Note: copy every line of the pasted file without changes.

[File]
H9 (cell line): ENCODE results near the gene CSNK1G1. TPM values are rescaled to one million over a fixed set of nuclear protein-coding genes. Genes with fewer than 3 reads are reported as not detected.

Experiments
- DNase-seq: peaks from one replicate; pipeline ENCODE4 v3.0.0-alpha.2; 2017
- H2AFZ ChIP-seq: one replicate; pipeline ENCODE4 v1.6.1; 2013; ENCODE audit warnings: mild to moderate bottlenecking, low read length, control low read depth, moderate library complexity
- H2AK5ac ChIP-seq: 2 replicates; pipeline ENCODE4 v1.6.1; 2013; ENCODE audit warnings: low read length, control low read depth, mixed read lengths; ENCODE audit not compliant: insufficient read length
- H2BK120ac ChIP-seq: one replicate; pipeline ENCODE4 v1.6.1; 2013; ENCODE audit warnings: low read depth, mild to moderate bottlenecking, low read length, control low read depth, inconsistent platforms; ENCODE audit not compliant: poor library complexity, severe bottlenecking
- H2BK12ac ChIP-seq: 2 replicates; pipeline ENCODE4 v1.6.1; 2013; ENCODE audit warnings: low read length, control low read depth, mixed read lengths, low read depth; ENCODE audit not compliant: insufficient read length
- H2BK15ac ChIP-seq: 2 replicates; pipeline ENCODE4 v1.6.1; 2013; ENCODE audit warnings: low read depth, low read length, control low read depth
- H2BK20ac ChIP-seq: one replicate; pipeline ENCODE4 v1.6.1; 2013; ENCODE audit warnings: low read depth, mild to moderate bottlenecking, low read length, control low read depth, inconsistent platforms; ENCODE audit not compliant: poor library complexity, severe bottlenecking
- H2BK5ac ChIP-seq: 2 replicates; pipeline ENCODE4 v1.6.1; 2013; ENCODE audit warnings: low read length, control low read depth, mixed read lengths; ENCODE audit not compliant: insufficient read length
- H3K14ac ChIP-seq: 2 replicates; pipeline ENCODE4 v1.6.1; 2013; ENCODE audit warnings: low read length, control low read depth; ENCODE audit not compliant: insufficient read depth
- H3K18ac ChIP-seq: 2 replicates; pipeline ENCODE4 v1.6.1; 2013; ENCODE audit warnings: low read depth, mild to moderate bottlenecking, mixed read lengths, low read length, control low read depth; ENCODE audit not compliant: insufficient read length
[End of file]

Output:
H9 (cell line): ENCODE results near the gene CSNK1G1. TPM values are rescaled to one million over a fixed set of nuclear protein-coding genes. Genes with fewer than 3 reads are reported as not detected.

Experiments
- DNase-seq: peaks from one replicate; pipeline ENCODE4 v3.0.0-alpha.2; 2017
- H2AFZ ChIP-seq: one replicate; pipeline ENCODE4 v1.6.1; 2013; ENCODE audit warnings: mild to moderate bottlenecking, low read length, control low read depth, moderate library complexity
- H2AK5ac ChIP-seq: 2 replicates; pipeline ENCODE4 v1.6.1; 2013; ENCODE audit warnings: low read length, control low read depth, mixed read lengths; ENCODE audit not compliant: insufficient read length
- H2BK120ac ChIP-seq: one replicate; pipeline ENCODE4 v1.6.1; 2013; ENCODE audit warnings: low read depth, mild to moderate bottlenecking, low read length, control low read depth, inconsistent platforms; ENCODE audit not compliant: poor library complexity, severe bottlenecking
- H2BK12ac ChIP-seq: 2 replicates; pipeline ENCODE4 v1.6.1; 2013; ENCODE audit warnings: low read length, control low read depth, mixed read lengths, low read depth; ENCODE audit not compliant: insufficient read length
- H2BK15ac ChIP-seq: 2 replicates; pipeline ENCODE4 v1.6.1; 2013; ENCODE audit warnings: low read depth, low read length, control low read depth
- H2BK20ac ChIP-seq: one replicate; pipeline ENCODE4 v1.6.1; 2013; ENCODE audit warnings: low read depth, mild to moderate bottlenecking, low read length, control low read depth, inconsistent platforms; ENCODE audit not compliant: poor library complexity, severe bottlenecking
- H2BK5ac ChIP-seq: 2 replicates; pipeline ENCODE4 v1.6.1; 2013; ENCODE audit warnings: low read length, control low read depth, mixed read lengths; ENCODE audit not compliant: insufficient read length
- H3K14ac ChIP-seq: 2 replicates; pipeline ENCODE4 v1.6.1; 2013; ENCODE audit warnings: low read length, control low read depth; ENCODE audit not compliant: insufficient read depth
- H3K18ac ChIP-seq: 2 replicates; pipeline ENCODE4 v1.6.1; 2013; ENCODE audit warnings: low read depth, mild to moderate bottlenecking, mixed read lengths, low read length, control low read depth; ENCODE audit not compliant: insufficient read length